Fierce competition and scarcity of investment opportunities in alternative asset classes were among factors behind the creation of a new €1.5bn fund management company by Amundi and EDF.

Announced in October, the joint venture between French asset manager and energy group will finance ‘energy-transition’ projects.

Pedro Antonio Arias, global head of alternatives at French investment manager Amundi, told IP Real Estate that the new company will provide investors greater expertise than that on offer from a growing number of new entrants that have “pushed prices up” in infrastructure markets.

The as-yet-unnamed venture is aimed at both institutional and retail investors, with Amundi fundraising. An authorisation file for the new jointly-owned asset management company will be submitted ”very soon” to the regulator, Arias said.

Growing competition and keener pricing in infrastructure markets has prompted some investors to reassess the asset class. Earlier this year, a local authority pension fund in the UK deferred its allocation over pricing concerns.

Amundi has identified the energy-transition sector as one that remains attractive amid rising prices in other infrastructure markets and alternative asset classes.

“With prices having risen sharply, we asked ourselves if it was the right moment to step into the market,” Arias said. “The answer to that question for the past 18 months has been ‘no’.

“We have been cautious, but now is the right time to come back to the market.”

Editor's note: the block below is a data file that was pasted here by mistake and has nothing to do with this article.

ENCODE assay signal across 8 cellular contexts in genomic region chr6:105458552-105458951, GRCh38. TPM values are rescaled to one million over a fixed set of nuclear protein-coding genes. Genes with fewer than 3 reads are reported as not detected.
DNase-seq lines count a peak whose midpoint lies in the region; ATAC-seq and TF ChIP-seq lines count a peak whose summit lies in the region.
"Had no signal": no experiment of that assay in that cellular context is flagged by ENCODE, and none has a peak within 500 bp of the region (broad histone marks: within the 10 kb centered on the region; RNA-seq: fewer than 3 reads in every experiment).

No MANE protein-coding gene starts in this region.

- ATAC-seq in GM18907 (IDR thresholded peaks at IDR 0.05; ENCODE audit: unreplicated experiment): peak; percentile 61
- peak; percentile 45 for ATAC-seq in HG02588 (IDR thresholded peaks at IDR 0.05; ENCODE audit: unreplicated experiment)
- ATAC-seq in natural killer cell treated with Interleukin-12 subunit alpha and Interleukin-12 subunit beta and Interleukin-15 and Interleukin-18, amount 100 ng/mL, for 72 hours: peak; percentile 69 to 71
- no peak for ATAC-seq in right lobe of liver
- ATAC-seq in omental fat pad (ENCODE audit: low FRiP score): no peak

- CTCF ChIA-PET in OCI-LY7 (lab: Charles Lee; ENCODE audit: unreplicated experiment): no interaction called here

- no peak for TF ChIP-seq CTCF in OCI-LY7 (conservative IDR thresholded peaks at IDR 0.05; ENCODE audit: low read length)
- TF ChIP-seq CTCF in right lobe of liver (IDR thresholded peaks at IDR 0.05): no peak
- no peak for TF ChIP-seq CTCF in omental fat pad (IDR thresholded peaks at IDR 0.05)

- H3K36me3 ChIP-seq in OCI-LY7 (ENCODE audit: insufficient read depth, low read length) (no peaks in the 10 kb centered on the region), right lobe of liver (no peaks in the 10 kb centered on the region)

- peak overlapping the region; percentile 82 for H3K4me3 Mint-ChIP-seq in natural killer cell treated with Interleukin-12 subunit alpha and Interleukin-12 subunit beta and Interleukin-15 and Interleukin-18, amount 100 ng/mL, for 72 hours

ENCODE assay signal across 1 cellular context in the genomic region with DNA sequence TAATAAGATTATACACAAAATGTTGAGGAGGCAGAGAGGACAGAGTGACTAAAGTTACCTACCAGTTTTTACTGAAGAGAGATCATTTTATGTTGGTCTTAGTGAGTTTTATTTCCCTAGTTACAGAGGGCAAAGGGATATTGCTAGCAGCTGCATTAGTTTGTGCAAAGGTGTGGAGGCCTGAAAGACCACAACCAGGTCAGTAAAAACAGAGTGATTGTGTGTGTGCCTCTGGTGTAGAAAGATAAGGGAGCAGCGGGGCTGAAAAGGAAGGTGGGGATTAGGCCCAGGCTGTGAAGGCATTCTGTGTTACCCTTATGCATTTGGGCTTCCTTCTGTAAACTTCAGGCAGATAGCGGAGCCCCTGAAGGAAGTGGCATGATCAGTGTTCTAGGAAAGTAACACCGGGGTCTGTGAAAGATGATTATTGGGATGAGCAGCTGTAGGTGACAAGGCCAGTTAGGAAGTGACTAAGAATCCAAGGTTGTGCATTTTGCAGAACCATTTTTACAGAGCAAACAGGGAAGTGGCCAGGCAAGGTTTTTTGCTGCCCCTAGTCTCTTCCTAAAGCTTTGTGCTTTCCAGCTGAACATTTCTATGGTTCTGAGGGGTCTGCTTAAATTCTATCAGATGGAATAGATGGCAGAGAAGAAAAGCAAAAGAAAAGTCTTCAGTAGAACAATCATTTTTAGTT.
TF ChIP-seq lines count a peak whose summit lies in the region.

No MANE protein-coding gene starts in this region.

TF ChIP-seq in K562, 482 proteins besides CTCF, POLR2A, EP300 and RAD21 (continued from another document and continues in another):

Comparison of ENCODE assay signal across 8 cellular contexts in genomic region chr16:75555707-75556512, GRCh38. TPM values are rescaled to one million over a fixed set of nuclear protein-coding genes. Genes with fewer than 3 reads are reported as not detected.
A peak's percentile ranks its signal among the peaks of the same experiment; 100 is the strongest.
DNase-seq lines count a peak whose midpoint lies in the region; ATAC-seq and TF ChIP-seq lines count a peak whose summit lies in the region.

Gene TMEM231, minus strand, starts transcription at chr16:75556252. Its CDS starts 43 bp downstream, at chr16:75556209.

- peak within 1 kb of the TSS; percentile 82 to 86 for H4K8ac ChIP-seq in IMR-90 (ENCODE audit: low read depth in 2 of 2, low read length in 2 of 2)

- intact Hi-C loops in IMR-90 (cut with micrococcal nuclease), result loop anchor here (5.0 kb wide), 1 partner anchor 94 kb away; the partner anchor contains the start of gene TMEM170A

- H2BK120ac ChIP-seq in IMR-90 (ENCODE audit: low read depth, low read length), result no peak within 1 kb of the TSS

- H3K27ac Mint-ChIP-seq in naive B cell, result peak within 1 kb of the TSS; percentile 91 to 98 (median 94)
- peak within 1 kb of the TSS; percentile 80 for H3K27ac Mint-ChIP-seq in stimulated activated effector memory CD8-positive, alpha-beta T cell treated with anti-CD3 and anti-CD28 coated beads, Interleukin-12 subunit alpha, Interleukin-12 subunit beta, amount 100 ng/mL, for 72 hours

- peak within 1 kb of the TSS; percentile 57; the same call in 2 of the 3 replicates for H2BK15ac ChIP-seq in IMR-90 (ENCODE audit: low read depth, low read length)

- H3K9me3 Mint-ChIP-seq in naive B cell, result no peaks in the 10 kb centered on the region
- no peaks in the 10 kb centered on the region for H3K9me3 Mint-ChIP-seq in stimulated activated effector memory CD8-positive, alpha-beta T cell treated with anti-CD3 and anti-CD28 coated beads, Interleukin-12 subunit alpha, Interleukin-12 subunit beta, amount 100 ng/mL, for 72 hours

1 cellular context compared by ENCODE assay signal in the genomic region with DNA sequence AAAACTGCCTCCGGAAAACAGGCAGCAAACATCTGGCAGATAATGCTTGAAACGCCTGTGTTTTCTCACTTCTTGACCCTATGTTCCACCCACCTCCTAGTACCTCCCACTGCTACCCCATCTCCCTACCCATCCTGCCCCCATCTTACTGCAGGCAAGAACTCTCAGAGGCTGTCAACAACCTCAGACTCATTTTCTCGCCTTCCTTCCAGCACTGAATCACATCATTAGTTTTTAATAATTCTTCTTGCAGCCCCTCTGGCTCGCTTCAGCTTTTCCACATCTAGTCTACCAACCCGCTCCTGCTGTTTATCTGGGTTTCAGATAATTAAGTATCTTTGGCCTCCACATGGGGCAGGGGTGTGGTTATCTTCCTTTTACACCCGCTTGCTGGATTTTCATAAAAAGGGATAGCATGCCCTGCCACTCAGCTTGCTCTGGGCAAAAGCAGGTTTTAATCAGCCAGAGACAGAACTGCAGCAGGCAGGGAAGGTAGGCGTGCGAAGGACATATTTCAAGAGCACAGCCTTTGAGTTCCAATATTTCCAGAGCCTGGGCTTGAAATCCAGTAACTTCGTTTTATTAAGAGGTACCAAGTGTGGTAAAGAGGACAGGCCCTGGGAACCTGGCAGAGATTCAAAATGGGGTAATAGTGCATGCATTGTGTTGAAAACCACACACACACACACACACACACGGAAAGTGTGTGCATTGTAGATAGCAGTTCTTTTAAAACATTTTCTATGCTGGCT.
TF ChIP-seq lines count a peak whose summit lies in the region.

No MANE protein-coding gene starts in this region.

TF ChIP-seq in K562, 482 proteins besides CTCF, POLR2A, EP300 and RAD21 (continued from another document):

Several funds will be run under the new company, ranging from hydro power to renewables. ESCO and IPP funds will respectively specialise in energy-saving strategies for corporate customers and the provision of energy production assets.

At the same time, the joint venture will provide opportunities for real estate investments through EDF Invest, responsible for the unlisted investments of the group’s nuclear decommissioning fund. The real estate fund will be launched by Amundi and transferred to the new joint venture once up and running next year.

All funds share a long-term approach, EDF group head of finance and investments, Stéphane Tortajada said.

“We will target low-risk assets with low vacancy for the real estate fund,” he said, adding that with leverage, the fund would be able to deliver gross returns of around 8% to 9%. Arias added that the joint venture had a fund approach as opposed to a mandate, providing investors with access to deal flow, as well as combining EDF’s industrial knowledge with Amundi’s management ”expertise and track record”, aware that investors could achieve similar returns in other asset classes.

The venture will focus on assets with predictable cash flows while enabling EDF to source new development opportunities.